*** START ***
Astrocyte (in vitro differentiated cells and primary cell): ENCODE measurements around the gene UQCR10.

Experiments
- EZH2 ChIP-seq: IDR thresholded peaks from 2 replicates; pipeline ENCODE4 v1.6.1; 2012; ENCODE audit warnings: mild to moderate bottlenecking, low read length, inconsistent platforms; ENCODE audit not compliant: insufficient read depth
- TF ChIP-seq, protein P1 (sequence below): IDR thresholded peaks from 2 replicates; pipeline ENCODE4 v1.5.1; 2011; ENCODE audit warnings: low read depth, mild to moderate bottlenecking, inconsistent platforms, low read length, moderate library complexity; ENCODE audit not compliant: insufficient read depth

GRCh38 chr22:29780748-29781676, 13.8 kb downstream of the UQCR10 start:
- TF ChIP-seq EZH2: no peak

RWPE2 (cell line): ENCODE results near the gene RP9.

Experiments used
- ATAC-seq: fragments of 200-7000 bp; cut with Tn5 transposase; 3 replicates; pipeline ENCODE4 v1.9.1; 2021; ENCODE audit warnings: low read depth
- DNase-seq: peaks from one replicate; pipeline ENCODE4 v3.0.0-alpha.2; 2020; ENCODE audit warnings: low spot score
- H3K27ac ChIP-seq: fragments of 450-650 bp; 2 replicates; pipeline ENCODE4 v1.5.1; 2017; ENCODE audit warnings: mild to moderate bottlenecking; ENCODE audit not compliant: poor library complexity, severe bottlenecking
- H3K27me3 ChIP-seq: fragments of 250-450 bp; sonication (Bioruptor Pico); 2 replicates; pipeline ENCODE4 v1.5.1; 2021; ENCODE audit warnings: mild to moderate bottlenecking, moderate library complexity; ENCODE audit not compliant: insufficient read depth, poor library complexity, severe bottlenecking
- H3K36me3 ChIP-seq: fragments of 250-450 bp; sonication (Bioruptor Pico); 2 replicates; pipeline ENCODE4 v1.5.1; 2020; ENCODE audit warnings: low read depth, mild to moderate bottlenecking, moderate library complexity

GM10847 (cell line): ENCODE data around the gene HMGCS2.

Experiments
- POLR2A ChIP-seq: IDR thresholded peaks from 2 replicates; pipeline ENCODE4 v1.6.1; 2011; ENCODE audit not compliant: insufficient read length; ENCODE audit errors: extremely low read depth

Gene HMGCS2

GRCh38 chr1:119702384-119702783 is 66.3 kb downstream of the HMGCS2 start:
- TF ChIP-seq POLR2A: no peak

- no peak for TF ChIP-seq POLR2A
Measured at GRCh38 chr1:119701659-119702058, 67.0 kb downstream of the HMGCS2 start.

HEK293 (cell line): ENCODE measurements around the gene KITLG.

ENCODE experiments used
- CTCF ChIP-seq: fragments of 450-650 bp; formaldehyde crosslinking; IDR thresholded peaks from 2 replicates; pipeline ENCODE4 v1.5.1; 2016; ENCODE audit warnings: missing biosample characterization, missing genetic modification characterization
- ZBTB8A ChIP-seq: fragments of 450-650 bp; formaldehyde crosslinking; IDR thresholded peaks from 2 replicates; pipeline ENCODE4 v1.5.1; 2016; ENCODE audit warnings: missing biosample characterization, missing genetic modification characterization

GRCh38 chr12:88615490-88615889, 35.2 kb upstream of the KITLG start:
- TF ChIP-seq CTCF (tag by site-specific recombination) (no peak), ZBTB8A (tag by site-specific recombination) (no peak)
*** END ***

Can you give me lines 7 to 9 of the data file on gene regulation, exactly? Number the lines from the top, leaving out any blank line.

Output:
RWPE2 (cell line): ENCODE results near the gene RP9.

Experiments used
- ATAC-seq: fragments of 200-7000 bp; cut with Tn5 transposase; 3 replicates; pipeline ENCODE4 v1.9.1; 2021; ENCODE audit warnings: low read depth